Durrësi: home of superb Roman remains, beaches and seafood. 

Amphitheatre, Durrësi, Albania by Elzbieta Sekowska, Shutterstock
(Photo: A Roman amphitheatre in Durrësi © Elzbieta Sekowska, Shutterstock)

The headland at the north of Durrësi Bay forms a natural harbour in which ships have anchored since the 7th century BC. In antiquity it was known as Epidamnos, and the city that was built around it was called Dyrrhachion.

In the 5th century BC, a popular uprising in Dyrrhachion became one of the causes of the Peloponnesian War that engulfed the whole of Greece from 431BC to 404BC.

Under Roman rule, Dyrrachium (as it was by then known) became a vital staging post, one of the two starting points of the Egnatian Way (Via Egnatia), the great road that linked the Adriatic coast with Byzantium.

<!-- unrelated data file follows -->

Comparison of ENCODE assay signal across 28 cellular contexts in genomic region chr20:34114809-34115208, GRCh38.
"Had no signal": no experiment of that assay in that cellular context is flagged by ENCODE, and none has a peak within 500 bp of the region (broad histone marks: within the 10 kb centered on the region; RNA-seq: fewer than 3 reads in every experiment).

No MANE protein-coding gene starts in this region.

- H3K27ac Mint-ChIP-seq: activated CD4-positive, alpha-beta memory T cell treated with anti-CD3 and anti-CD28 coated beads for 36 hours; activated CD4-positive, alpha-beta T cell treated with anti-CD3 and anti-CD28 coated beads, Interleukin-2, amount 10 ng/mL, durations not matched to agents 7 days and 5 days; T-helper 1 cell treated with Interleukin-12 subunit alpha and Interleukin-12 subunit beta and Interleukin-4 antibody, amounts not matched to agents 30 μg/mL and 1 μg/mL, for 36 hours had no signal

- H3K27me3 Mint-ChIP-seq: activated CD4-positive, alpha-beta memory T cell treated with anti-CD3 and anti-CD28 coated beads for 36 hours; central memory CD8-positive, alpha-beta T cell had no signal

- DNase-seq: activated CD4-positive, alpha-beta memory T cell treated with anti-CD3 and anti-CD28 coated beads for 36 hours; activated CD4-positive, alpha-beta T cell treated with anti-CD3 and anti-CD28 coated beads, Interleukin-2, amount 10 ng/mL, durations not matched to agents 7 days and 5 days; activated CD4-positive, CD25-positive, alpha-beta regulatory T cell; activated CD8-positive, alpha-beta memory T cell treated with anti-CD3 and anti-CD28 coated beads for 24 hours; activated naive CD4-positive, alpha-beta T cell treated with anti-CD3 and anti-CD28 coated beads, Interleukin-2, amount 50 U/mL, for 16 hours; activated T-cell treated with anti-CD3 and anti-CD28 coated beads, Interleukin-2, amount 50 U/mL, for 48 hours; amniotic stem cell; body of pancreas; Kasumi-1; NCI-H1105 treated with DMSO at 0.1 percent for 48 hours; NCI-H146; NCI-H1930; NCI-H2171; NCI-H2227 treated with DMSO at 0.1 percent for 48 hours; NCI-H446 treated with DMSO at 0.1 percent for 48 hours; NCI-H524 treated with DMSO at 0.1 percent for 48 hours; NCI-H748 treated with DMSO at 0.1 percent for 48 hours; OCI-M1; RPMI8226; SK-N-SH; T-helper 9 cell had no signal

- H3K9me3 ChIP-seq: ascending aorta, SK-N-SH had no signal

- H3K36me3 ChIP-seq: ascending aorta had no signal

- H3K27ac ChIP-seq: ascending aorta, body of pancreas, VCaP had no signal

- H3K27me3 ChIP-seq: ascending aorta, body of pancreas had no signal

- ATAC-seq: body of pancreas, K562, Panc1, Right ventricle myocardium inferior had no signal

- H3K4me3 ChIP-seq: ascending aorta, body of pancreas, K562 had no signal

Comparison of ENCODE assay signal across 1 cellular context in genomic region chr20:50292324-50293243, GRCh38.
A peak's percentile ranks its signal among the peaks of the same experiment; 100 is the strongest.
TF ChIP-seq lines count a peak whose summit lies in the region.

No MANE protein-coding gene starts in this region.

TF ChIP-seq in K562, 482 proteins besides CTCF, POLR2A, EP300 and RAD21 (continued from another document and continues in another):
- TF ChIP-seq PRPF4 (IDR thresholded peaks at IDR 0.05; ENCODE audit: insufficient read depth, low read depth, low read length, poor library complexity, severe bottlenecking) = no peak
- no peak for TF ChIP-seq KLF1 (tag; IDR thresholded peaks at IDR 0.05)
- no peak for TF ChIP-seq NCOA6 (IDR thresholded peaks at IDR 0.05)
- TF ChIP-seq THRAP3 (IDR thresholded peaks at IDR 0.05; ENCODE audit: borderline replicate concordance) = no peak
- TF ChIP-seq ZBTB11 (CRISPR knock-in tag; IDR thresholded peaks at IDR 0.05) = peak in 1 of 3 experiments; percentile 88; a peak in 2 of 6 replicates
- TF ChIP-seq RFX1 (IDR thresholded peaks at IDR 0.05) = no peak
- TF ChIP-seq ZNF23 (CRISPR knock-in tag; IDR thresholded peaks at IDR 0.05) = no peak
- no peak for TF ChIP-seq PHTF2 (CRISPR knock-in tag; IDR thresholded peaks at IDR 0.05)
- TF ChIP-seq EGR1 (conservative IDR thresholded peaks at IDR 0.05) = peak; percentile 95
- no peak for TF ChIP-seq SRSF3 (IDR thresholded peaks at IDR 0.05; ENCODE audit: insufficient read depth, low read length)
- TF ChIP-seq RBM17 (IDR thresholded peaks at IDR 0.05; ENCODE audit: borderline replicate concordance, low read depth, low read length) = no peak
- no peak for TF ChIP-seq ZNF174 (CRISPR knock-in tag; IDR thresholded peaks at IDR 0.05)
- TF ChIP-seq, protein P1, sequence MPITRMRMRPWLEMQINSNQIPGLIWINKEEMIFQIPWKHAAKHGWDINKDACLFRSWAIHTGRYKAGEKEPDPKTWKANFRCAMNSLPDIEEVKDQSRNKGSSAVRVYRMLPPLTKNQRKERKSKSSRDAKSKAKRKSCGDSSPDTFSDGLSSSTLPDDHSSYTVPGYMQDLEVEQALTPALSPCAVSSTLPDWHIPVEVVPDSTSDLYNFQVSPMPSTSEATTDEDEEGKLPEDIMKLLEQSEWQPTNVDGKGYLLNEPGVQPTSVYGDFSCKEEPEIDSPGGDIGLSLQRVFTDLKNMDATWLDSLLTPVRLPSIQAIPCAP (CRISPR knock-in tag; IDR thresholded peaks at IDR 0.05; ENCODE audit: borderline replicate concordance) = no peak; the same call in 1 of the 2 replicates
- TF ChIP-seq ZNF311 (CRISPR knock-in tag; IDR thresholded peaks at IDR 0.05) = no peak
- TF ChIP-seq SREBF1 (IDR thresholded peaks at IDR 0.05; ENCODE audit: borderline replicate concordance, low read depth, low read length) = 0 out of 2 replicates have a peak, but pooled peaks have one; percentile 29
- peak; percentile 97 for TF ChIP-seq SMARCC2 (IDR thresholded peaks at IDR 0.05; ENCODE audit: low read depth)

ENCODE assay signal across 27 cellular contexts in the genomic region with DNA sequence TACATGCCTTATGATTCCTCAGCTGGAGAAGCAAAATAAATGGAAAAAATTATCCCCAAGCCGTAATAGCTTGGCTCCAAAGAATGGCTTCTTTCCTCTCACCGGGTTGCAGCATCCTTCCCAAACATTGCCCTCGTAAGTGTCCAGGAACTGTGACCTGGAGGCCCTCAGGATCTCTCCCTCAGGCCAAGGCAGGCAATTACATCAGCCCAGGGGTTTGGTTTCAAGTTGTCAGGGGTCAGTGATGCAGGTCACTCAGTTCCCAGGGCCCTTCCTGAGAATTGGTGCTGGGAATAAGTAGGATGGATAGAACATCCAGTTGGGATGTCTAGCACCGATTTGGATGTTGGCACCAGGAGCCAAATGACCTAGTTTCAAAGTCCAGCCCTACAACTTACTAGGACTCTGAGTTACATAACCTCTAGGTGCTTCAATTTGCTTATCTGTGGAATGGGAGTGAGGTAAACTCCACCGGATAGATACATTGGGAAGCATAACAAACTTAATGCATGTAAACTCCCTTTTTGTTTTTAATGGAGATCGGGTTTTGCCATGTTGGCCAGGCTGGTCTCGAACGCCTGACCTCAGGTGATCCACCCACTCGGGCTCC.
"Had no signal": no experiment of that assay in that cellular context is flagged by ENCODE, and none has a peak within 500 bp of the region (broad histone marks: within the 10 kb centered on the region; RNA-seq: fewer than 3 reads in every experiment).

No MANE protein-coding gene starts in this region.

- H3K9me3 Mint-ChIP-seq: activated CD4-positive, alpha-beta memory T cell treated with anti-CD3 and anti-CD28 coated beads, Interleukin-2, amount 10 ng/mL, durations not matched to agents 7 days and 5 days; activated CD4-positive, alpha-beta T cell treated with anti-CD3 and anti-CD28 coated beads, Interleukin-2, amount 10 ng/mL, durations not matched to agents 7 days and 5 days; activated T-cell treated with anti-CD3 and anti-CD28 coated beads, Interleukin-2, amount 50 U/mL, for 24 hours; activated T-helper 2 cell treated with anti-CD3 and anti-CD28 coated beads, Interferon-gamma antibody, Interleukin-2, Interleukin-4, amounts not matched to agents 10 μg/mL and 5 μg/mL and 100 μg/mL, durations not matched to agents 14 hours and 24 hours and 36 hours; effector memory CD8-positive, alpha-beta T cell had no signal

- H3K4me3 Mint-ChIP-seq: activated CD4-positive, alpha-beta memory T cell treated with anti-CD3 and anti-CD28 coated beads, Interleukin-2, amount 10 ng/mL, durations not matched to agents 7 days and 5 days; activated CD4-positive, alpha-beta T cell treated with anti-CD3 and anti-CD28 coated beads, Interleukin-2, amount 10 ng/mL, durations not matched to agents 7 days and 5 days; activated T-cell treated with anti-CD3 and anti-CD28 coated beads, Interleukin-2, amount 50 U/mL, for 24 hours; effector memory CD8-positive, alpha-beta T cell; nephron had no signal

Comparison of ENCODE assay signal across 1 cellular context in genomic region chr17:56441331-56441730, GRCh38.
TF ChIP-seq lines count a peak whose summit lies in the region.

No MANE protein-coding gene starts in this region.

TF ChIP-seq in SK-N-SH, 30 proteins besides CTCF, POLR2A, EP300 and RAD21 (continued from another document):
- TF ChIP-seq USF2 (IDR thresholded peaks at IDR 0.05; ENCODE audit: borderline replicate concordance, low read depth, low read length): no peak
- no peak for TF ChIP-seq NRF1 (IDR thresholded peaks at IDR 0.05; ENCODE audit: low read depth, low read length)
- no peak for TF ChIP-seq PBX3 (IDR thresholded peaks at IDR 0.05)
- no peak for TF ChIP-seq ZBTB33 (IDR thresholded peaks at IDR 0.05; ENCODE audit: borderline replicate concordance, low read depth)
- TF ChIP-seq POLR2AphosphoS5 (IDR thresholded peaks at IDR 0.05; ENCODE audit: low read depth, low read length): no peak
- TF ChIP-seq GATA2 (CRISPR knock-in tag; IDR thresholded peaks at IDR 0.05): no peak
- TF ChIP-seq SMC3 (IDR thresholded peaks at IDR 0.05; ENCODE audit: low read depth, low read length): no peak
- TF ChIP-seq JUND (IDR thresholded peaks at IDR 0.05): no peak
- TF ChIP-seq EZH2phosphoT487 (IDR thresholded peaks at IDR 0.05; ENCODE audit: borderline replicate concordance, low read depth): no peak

The city thrived during the Roman and Byzantine periods, and the amphitheatre that the Romans built there was the largest in the Balkan peninsula. In the Middle Ages Dyrrachium was coveted by Normans, Angevins and Venetians, and for a few years after independence Durrësi was the capital of Albania. This rich past is reflected in the town’s Archaeological Museum, with its collection of Illyrian, Greek and Roman artefacts.

Durrësi amphitheatre © Fingalo, CC BY-SA 2.0

Most Albanians visit Durrësi not for its history but for its beaches, with their golden sand and safe swimming. In the summer, these beaches become very crowded; out of season, in late spring and early autumn, the sea is still warm enough to swim in and the evenings are pleasantly cool. In the city, a lively promenade runs along the seafront, parallel with Taulantia Boulevard, and ends in a small area of beach.